If you’re reading this article, there’s a good chance you feel pretty awful right now. While this pain will never have a chance to heal without time, you can do a number of things to prepare yourself for a brighter future.
The first thing you should do is reassure yourself that everything is going to be alright. Millions of men have gone through what you just went through or are going through–felt the same feelings, had the same anger at themselves, dealt with the same fear of the future–and have found a way into thriving, healthy relationships.
Next, give yourself time. Let yourself feel the pain. Embrace a time of self-reflection. Figure out where everything went wrong and how you’re going to avoid it in the future. Find a mentor or some form of outside support, give yourself a chance to rebuild, and find what sort of person you are looking for in the future.
When it’s time, and you’re ready to take that step into the dating world once again, take it. Move slowly, but take that step.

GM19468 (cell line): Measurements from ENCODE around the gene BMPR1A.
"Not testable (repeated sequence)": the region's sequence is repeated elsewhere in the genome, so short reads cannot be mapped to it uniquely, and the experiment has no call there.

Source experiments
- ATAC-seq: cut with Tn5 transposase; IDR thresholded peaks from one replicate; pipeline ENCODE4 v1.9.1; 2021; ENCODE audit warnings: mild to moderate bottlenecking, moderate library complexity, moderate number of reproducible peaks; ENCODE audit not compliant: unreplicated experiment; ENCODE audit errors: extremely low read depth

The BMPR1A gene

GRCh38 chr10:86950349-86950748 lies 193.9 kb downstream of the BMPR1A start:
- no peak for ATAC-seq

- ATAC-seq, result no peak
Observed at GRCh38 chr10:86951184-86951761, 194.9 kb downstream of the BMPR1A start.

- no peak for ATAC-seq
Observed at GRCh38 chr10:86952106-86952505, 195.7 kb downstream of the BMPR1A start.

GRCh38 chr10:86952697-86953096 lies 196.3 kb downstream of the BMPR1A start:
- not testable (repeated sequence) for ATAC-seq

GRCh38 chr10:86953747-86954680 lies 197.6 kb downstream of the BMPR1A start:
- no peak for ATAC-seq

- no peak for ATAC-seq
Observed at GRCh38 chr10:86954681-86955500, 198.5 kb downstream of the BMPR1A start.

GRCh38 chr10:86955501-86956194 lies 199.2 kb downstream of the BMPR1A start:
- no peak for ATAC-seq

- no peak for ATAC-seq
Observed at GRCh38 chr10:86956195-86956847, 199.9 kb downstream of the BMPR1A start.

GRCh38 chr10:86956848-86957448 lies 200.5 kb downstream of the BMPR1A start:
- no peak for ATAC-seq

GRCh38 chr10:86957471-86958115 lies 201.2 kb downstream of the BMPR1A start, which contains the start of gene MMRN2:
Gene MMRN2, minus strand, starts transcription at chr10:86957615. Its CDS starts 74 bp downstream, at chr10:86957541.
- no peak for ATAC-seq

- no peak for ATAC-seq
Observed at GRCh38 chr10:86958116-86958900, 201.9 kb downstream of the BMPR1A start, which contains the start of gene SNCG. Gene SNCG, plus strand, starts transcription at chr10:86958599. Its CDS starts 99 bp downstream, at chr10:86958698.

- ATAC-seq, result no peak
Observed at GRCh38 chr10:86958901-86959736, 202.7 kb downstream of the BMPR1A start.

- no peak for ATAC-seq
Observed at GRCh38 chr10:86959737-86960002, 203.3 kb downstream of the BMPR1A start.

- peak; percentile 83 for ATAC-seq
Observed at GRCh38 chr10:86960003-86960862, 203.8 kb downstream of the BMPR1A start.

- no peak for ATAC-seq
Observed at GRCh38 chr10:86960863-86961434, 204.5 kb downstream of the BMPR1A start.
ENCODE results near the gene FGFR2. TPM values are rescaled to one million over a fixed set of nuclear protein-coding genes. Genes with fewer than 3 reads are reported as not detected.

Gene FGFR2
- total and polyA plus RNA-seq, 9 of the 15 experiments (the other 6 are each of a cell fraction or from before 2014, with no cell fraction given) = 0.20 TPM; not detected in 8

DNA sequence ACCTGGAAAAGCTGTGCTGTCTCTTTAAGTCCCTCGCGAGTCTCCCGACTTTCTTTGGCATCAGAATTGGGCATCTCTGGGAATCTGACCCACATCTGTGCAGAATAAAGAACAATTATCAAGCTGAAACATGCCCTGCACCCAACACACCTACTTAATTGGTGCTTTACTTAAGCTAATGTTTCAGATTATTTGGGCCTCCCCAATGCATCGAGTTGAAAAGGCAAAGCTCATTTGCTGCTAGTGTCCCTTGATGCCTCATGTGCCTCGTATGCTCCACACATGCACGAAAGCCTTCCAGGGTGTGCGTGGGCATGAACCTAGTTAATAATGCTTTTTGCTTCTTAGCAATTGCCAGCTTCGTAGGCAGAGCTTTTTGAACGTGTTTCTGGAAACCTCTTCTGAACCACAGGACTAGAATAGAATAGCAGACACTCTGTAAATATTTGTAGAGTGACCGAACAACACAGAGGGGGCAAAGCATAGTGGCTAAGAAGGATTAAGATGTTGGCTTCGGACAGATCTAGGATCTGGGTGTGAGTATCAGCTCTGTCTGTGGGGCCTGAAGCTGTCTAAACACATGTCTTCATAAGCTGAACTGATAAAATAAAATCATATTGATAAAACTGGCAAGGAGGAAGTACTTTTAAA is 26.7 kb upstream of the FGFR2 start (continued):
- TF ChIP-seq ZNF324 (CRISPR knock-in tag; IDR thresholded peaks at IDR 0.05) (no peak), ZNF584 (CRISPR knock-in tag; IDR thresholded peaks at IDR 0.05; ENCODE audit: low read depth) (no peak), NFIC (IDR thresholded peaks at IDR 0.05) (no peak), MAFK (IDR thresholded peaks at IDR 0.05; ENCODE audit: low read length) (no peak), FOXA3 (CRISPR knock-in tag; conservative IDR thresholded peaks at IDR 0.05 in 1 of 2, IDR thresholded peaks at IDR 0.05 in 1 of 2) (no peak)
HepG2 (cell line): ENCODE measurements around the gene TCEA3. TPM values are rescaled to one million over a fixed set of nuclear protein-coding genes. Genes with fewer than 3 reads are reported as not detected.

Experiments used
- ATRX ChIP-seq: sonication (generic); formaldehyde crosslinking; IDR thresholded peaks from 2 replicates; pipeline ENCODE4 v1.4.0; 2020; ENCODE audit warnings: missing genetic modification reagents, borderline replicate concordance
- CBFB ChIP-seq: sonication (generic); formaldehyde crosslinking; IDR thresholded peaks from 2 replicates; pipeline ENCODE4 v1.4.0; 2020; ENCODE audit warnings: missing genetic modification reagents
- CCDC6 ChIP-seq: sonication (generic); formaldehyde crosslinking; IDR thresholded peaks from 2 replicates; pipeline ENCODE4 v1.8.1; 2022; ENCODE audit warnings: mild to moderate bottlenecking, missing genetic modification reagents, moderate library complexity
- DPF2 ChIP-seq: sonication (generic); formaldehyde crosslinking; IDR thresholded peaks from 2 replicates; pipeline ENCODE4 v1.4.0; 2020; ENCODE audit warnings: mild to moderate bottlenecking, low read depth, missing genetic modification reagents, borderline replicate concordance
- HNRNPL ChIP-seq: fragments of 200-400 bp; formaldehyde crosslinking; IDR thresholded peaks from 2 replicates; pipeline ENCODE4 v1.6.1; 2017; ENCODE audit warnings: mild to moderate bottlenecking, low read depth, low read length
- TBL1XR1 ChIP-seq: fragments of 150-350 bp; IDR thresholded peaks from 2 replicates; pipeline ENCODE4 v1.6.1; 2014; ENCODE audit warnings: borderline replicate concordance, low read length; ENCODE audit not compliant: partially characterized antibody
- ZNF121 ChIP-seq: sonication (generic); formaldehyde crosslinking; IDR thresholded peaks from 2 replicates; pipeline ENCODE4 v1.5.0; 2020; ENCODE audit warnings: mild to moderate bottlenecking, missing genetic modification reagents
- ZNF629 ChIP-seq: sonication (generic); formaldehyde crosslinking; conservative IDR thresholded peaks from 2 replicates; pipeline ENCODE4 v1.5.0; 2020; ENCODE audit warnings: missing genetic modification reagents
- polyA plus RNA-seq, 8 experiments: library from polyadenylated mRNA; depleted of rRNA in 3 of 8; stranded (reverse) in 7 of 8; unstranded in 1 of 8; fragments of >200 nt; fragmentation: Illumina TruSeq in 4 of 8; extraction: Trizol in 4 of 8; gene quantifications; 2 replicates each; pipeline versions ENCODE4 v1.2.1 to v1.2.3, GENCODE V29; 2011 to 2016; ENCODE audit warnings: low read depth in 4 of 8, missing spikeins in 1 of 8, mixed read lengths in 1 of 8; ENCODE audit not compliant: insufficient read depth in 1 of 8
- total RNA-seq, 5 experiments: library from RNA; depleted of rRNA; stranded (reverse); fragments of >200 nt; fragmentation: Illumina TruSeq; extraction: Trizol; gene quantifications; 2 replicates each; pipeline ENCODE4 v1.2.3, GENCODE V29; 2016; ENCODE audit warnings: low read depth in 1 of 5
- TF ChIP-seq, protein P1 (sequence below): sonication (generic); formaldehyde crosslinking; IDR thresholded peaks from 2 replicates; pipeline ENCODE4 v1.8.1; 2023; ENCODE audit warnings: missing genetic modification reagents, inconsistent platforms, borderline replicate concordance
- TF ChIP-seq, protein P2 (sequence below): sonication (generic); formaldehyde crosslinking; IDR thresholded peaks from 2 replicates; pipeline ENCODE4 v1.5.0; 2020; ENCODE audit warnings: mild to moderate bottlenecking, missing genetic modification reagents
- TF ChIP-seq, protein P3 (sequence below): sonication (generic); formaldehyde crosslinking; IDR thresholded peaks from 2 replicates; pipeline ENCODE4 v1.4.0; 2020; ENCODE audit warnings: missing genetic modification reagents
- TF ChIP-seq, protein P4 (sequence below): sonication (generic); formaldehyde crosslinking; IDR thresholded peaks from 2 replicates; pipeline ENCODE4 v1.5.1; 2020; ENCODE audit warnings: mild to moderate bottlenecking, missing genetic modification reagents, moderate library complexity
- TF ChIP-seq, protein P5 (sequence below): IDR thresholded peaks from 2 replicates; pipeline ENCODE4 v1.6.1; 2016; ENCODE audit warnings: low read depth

If you are suffering after a hard breakup, are on the brink of breaking up, or are just looking to find love, we have what you need. Here at knowledge for men, we have a team of relationship experts ready to face your problem with you.
We have at our disposal a dozen of the best men’s coaches on the planet. These men are experts at taking broken situations like your own and making them whole. They have taken shattered men from the darkest pits of insecurity and self-incrimination and helped them find that first foothold to begin their ascent to a full life once again.
Our programs are trying and painful and you shouldn’t want it any other way–any journey of such great magnitude will have its share of trials and tribulations.